All eyes will be on next week’s virtual goods and services tax (GST) Council meeting that is expected to clear a 28% levy on online gaming bets.
The move is likely to spark an exodus of gaming firms and put investments in the sector at risk, analysts and key stakeholders said.
The GST Council, which held its 50th meeting on 11 July, decided to levy the 28% tax on the full face value of not only online gaming bets but also casinos and horse racing, indicating the government move to treat games of skill uniformly with games of chance.
Currently, games of chance are covered under “gambling” and are slapped a flat 28% GST, while games of skill that are played online attract an 18% tax.
Finance minister Nirmala Sitharaman had said at a press meet that the indirect tax body is only concerned with taxation and not the distinction between games of skill and games of chance.
However, investors and analysts have said that the massive levy on online gaming bets will have a debilitating impact on the sector.
“Coupled with the 28% tax rate, the chargeability on full value of bet may be detrimental to the online gaming industry. It may be crucial to see the manner in which the amendments may be carried out in the GST law for levying the tax on gaming service providers,” consultant EY said in a report.
About 30 global and domestic investors wrote to Prime Minister Narendra Modi on 21 July, seeking a review of the gaming tax. They said the levy will impact $4 billion in prospective investments.
Investors including Tiger Global and Peak XV – formerly Sequoia Capital India – have significant investments in Indian gaming firms such as Dream11 and Mobile Premier League.
“This decision of the GST Council ignores over 60 years of settled legal jurisprudence by lumping online skill gaming with gambling activities. This decision will potentially wipe out the entire Indian gaming industry, with the GST liability increasing by at least 1,100%, and will lead to job losses,” an executive of the All India Gaming Federation (AIGF)said on condition of anonymity.
“At this rate of taxation, companies will be paying more in taxes than they will be generating in revenue,” he said, adding that the “only winners in this decision will be illegal and antinational offshore-based gambling and betting platforms which have been providing services illegally in India.”
The government, meanwhile, seems keen on pushing ahead with the levy despite the widespread opposition to the move from gaming firms who fear the tax would make the business unviable in India.
“Regulatory framework for permissible online gaming is still evolving – recent GST Council decision is based on last three years of our experience, including some bad actors in gaming and online wagering/betting masquerading as gaming,” Union minister of state for entrepreneurship, skill development, electronics and technology Rajeev Chandrasekaran said in a tweet this week.
“As regulatory framework for permissible online gaming stabilizes, we will request GST Council to study and consider new framework,” Chandrasekaran said in the tweet, adding that both the finance ministry and the ministry of electronics and technology are working together on the “approach to challenges and opportunities in the digital space”.
High taxes might discourage people from playing online games. If players have to pay more, they might earn less from the games, making it less appealing.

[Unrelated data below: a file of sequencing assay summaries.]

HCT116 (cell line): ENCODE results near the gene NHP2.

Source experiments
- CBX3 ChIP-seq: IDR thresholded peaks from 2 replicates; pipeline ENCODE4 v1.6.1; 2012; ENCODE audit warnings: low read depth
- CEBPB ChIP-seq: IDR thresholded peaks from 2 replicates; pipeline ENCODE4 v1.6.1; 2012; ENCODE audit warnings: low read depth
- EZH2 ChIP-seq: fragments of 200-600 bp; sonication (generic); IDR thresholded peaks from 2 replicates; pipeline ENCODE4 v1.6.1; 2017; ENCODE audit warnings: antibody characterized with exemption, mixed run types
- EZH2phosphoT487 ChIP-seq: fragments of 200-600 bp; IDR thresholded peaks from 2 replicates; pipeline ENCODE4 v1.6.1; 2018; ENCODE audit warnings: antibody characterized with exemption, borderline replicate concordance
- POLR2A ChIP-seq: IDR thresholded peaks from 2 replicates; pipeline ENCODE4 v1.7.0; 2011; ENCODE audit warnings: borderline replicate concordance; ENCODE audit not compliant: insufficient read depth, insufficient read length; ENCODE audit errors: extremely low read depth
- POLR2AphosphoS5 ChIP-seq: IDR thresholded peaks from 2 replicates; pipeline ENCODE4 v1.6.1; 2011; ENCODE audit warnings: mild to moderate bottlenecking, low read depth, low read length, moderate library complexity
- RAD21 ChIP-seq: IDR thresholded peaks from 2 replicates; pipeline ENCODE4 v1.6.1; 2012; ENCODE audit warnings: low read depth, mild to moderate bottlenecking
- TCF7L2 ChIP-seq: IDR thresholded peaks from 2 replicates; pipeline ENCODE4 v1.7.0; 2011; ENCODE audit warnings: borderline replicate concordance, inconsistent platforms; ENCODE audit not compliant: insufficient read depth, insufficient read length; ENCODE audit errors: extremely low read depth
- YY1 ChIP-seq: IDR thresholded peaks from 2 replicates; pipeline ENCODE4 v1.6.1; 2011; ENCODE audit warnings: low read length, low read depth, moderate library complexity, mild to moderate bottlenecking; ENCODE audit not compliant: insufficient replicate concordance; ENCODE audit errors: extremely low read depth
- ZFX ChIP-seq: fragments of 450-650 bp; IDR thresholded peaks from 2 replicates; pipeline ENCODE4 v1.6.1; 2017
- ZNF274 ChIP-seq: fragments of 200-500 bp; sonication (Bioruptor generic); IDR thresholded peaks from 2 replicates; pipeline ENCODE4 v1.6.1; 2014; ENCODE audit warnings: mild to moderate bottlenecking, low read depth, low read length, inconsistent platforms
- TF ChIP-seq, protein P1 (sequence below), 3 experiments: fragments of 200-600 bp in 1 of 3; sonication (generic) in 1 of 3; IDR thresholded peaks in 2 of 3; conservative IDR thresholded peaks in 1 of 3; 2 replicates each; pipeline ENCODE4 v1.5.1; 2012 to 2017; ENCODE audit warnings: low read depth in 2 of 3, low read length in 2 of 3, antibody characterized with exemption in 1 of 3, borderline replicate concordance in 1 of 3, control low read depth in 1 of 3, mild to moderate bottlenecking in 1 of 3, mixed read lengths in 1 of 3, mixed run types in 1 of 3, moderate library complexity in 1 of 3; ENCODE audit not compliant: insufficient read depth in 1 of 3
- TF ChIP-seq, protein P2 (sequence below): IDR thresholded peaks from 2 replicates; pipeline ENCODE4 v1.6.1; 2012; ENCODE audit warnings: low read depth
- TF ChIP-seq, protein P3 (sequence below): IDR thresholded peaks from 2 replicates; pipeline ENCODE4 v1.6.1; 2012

A back of the envelop calculation shows that when the new tax regime comes into force, total outgo from a player’s winnings, including GST, platform commissions, and income tax, will go beyond 50%.
In effect, for every $100 spent by a gamer, $28 goes towards GST, in addition to a $5-15 charge by the gaming platform, and a 30% tax deducted at source on the winnings withdrawn, if any.
Many countries tax online gaming differently, usually taxing only the platform fee or commissions at between 15% and 21%. High taxes in India might make companies move their business to countries where taxes are lower.
Sensing an opportunity, international gaming firms have stepped in with social media posts on avoiding the 28% levy, The Economic Times reported this week.
Earnings of fantasy gaming firms jumped 24% during the Indian Premier League cricket season from a year ago to over $342 million, with participation from 61 million users, Redseer consultancy said this month.
Market intelligence and advisory firm Mordor Intelligence said the Indian gaming market is projected to grow from $3.02 billion in 2023 to $6.26 billion by 2028, at a compound annual growth of 15.68%.
A growing IT infrastructure and the increasing use of smartphones, aided by the availability of high-speed internet at competitive rates, are key factors contributing to the sector’s high growth rate.
The spokesperson of AIGF said that the central government has been “championing the online gaming sector for the past year, and many progressive decisions to expand the industry have been made.”
“In light of these developments, we hope the government will reconsider this recommendation as it will be catastrophic for the 1 trillion-dollar digit economy dream of PM Modi,” he added.
In a separate development, the GST Council meeting held this month failed to reconstitute the ministerial group in-charge of reviewing a proposed revision of GST rates to streamline tax anomalies and boost revenue collections.
The council failed to appoint a replacement for the post of convenor of the ministerial group, which was held by former Karnataka chief minister Basavaraj Bommai.
The Bharatiya Janata Party’s loss in Karnataka necessitated the selection of a new convenor for the group.
The indirect tax body now has to look for a replacement who can deliver rate revision exercise reports in a timely manner, Mint reported on Monday.
The proposed revision is unlikely before the 2024 general election, the report added.
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